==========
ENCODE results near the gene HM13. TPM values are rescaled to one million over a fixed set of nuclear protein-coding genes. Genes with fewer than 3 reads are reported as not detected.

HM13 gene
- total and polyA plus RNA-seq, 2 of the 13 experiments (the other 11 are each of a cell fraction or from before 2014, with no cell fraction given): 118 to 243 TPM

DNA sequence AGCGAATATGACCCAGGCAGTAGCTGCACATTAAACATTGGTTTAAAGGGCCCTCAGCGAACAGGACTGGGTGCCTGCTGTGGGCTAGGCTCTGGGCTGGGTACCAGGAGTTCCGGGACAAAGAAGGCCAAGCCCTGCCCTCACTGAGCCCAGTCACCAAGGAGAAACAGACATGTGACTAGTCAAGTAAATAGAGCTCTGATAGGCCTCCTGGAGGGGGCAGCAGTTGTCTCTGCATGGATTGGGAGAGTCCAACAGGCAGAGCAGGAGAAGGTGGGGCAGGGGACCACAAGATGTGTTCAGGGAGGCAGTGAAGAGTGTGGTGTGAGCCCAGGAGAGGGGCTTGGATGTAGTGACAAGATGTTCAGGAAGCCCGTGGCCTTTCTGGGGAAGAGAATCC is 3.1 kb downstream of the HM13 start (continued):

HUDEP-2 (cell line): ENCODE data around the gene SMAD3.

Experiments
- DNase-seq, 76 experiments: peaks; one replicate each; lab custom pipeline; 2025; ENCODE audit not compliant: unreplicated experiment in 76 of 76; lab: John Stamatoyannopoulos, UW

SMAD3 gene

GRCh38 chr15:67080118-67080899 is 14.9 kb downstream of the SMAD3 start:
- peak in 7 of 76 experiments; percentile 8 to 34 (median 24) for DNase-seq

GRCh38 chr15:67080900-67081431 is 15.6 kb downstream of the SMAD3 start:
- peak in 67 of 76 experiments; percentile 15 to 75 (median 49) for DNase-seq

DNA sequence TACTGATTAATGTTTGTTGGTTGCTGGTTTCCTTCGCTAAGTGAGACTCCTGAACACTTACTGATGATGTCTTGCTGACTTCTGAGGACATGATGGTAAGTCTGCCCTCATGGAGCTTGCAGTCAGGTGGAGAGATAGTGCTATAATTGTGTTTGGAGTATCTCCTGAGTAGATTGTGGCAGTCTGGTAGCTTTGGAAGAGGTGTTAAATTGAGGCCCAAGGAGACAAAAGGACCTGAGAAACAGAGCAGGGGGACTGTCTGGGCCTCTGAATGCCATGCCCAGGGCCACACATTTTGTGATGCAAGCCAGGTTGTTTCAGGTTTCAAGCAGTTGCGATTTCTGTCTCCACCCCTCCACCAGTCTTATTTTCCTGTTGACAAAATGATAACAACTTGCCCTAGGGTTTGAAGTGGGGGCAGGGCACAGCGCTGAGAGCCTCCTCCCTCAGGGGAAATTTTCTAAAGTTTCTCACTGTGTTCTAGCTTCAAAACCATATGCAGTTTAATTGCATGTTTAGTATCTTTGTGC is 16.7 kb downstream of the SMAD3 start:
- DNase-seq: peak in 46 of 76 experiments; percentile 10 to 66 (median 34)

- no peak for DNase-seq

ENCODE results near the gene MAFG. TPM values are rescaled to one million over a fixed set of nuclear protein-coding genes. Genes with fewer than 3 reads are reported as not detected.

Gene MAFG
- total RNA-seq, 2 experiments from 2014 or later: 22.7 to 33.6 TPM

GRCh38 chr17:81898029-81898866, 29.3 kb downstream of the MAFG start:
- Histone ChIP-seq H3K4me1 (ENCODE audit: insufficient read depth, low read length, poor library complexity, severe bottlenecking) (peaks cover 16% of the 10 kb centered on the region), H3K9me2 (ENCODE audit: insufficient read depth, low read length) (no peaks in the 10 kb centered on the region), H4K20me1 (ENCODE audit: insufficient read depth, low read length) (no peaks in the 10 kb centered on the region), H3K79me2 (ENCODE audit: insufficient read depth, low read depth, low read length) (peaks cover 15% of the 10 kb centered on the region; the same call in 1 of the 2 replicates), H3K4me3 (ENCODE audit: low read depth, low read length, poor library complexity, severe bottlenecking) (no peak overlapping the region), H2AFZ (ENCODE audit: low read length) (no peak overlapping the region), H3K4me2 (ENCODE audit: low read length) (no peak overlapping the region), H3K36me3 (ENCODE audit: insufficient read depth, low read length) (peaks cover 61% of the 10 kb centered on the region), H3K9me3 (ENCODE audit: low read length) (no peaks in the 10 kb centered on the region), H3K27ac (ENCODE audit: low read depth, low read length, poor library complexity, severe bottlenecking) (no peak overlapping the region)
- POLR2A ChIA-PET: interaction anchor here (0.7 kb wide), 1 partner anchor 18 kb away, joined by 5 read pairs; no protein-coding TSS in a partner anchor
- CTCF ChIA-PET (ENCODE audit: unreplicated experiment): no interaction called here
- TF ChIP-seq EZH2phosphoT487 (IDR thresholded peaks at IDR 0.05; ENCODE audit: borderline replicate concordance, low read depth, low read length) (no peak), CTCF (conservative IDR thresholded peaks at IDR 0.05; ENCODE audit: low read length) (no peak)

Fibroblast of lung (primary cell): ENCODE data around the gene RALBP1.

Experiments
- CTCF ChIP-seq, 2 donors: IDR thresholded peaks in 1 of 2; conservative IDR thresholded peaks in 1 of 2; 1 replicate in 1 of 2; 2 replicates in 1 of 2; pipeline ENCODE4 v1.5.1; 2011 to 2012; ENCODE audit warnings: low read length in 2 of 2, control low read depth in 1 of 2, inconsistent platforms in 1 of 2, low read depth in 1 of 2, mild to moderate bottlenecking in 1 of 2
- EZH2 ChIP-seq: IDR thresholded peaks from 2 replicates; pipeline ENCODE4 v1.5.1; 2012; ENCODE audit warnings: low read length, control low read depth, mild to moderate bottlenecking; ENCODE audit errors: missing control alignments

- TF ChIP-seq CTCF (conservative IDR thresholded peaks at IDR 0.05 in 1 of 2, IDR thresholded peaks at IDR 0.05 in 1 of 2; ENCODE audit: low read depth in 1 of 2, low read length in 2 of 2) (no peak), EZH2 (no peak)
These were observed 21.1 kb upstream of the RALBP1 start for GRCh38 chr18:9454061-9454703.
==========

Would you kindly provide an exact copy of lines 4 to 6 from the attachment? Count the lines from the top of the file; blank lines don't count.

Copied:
DNA sequence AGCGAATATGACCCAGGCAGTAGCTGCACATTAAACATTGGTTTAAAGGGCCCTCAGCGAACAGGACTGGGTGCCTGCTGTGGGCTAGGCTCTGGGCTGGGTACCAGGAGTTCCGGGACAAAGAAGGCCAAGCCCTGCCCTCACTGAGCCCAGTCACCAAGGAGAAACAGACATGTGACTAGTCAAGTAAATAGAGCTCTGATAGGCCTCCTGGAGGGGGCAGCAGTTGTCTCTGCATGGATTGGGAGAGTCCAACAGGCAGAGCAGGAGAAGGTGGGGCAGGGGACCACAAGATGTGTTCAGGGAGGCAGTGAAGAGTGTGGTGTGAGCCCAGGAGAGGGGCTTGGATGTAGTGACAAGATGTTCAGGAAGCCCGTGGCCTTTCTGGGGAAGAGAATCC is 3.1 kb downstream of the HM13 start (continued):

HUDEP-2 (cell line): ENCODE data around the gene SMAD3.

Experiments